A similar kind of QRishing uses names of well-known brands, for example, Amazon, to tempt users to interact with the malicious QR codes. For instance, the attackers could distribute ads offering discounts on Amazon to those who scan provided QR codes. This type of scam relies not on curiosity or need to get useful information but on users’ need to save money.

Depending on what attackers seek, the malicious websites that users might get redirected to after scanning harmful QR codes might ask to provide sensitive information, make a payment, or even install malware. Thus, we highly recommend taking such attacks seriously if you do not want to be a victim of identity theft, lose money to scammers, or get your device infected.

How to prevent QR code phishing scams?

If you do not want to become a victim of QRishing scams, specialists advise taking a few extra precautions. First, it is advisable to inspect QR codes carefully before scanning them. What you should do is check if it is not a sticker that might have been placed on top of a genuine QR code. Next, specialists advise checking the URL address that you should see after scanning a QR code. If it is shortened and you cannot see the full address, it is recommendable not to open it. As you see, hackers often use shortened URLs so that victims could not see where they would be redirected to.

Moreover, you should always make sure that a website starts with https:// after entering it and that your browser does not show a crossed over lock in the address bar, which could signal that something is wrong. In which case, we advise not to provide any sensitive information or make payments. Of course, if you do not want to take any chances, you should avoid using QR codes entirely. It might take more time to get some information or access a website without using them, but it is worth doing so if you value your safety above all things.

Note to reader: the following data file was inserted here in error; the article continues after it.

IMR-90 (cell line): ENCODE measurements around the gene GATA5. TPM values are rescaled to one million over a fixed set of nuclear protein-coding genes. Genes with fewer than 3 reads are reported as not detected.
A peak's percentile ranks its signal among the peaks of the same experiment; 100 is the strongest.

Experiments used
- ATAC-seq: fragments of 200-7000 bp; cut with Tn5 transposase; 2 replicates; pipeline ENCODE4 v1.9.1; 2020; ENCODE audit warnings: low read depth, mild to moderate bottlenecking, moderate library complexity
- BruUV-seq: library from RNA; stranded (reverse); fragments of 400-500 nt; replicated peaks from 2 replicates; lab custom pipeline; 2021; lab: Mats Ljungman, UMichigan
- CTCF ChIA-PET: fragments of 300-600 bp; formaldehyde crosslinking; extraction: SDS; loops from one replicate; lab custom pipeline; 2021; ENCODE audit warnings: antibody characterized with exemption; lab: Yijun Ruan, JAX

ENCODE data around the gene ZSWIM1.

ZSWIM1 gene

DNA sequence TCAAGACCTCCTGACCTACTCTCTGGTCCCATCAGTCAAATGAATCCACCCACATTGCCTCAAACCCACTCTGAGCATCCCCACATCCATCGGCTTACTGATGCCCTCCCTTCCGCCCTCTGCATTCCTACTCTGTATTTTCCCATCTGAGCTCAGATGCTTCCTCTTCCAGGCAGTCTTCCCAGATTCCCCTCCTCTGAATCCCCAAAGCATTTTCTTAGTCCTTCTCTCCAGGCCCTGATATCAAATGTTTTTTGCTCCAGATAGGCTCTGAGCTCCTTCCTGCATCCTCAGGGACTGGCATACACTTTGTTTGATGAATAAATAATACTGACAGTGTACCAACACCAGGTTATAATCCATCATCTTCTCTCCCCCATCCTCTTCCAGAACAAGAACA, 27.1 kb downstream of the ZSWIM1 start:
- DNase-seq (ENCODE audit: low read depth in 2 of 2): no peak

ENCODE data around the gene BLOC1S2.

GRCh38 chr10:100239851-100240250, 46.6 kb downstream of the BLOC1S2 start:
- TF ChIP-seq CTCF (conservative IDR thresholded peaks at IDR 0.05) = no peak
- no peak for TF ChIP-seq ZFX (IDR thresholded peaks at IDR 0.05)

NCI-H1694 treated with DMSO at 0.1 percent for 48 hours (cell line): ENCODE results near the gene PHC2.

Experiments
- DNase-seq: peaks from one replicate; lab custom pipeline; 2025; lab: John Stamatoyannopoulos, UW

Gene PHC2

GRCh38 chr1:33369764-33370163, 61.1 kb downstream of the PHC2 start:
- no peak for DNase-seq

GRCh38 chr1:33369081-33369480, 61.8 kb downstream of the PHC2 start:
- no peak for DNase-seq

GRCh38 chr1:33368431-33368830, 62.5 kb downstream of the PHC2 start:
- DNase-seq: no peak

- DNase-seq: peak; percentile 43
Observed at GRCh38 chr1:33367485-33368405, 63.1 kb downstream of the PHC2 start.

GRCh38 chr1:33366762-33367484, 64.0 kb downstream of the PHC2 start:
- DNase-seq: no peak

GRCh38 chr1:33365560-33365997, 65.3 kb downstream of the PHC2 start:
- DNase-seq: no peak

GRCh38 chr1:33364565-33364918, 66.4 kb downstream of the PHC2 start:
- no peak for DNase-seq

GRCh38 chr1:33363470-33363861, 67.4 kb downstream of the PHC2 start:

Furthermore, cybersecurity experts advise using antimalware software not only on computers but also mobile phones. Such tools are always improving, and they might be able to offer more protection against QR code phishing scams in the future. Also, it is always a good idea to use a password manager like Cyclonis Password Manager that could help you replace your login credentials at once if you reveal them to hackers accidentally or if they get leaked in a different way.

To conclude, scanning QR codes might be a fun or an easy way to access a website or make a payment. However, if you have an option to do those things without using a QR code, it is highly advisable to use those other options. As explained earlier, there is still not enough information about QR code weaknesses as well as ways they could be employed for malicious purposes. Meaning, specialists cannot tell you how to fully protect yourself against hackers that are employing QR codes yet. Thus, we advise using QR codes as less as possible and keeping up with the latest cybersecurity news to keep learning about the latest QRishing scams and attacks alike.

By Foley
July 3, 2020
July 3, 2020